Lectures in theory of using energy-dispersive, X-ray analysis systems (EDS) will be reinforced by practical training on the instruments.

Who can enrol

Researchers, PhD and honours students in the earth, physical, biological  or biomedical sciences intending to obtain qualitative or quantitative (Z>11) chemical information from bulk samples (SEM) using Energy Dispersive X-ray analysis systems (EDS) at the UWA Centre for Microscopy, Characterisation and Analysis (or other facilities) can undertake the course.

This course is a prerequisite for more advanced training in microprobe analysis techniques.

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Course outline

Lectures will cover the following.

Session 1

  • the theory of X-ray generation by electron bombardment of a sample
  • the detection of X-rays by Energy Dispersive Spectrometers
  • qualitative microanalysis

Session 2

  • standards-based quantitative EDS microanalysis
  • precision and accuracy
  • methods for assessment of data quality

Practical sessions, in groups of two to three will introduce the operation of the Oxford Instruments X-Max EDS detectors and AZtec software mounted on the Centre's SEMs for both qualitative and quantitative microanalysis.

You will have the opportunity to discuss your research project with a member of Centre staff.

You will learn basic EDS operation skills including:

  • calibrating the EDS detector
  • qualitative microanalysis (identification of elements present in the sample)
  • effects of instrument operating parameters and sample preparation on X-ray generation and detection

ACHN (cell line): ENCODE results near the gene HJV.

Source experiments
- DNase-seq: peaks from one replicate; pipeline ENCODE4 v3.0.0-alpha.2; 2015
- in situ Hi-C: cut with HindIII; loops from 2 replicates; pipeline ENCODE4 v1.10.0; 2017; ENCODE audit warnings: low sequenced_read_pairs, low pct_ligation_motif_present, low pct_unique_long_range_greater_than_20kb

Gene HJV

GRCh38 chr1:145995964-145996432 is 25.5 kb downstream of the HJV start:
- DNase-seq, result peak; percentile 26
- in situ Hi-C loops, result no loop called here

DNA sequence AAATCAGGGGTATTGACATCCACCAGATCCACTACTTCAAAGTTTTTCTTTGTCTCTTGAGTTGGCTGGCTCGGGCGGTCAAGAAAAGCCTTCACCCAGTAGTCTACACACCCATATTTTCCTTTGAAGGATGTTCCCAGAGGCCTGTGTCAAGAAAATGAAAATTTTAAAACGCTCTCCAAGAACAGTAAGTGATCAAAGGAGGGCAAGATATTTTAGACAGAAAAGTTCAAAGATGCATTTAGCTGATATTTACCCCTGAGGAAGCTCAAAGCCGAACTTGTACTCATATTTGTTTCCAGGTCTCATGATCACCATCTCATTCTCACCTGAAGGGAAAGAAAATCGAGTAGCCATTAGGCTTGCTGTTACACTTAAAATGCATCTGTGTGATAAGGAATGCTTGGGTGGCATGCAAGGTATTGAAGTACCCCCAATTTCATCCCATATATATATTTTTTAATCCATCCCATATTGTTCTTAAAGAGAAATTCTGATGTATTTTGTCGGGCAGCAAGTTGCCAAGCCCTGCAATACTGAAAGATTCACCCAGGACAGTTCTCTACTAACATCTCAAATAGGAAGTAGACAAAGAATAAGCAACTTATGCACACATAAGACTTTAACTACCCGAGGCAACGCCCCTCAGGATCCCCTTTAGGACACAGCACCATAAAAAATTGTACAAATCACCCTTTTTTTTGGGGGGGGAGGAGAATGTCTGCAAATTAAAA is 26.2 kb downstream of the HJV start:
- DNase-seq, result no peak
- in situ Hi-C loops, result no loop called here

• quantitative microanalysis for elements with Z>10 (plus oxygen)
  • qualitative X-ray element mapping
  • basic sample requirements for X-ray microanalysis (but not sample preparation methods).

Not covered in the course are more advanced topics such as wavelength dispersive X-ray microanalysis (WDS), analytical electron microscopy (EDS analysis of thin films in the TEM) and light-element (Z<10) X-ray microanalysis.

Detailed information on sample preparation techniques in the physical and biological sciences is not included.

Contact hours

  • Lectures: four hours
  • Laboratories: four hours
  • Laboratory times will be advised.

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Course materials

Lecture notes and supporting documentation will be provided as downloadable files one week before the start of the course. Many additional materials can be found in the UWA Library.

We recommend:

  • Scanning electron microscopy and X-Ray microanalysis, Goldstein, J. et al, 2003. 3rd Ed. Kluwer Academic/Plenum Publishers
  • Electron microprobe analysis and scanning electron microscopy, in Geology, Reed, S.J.B., 2005.  2nd Ed. Cambridge University Press

The Library also has a set of DVD recordings of microscopy workshops run by the Microscopy Society of America. Anyone planning to use microscopy in their research will find these useful for both basic and advanced information.

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Successful completion of the basic SEM training course is a pre-requisite for the EDS Microanalysis course.

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Practical assessment will take place during the training laboratories on the instruments. 

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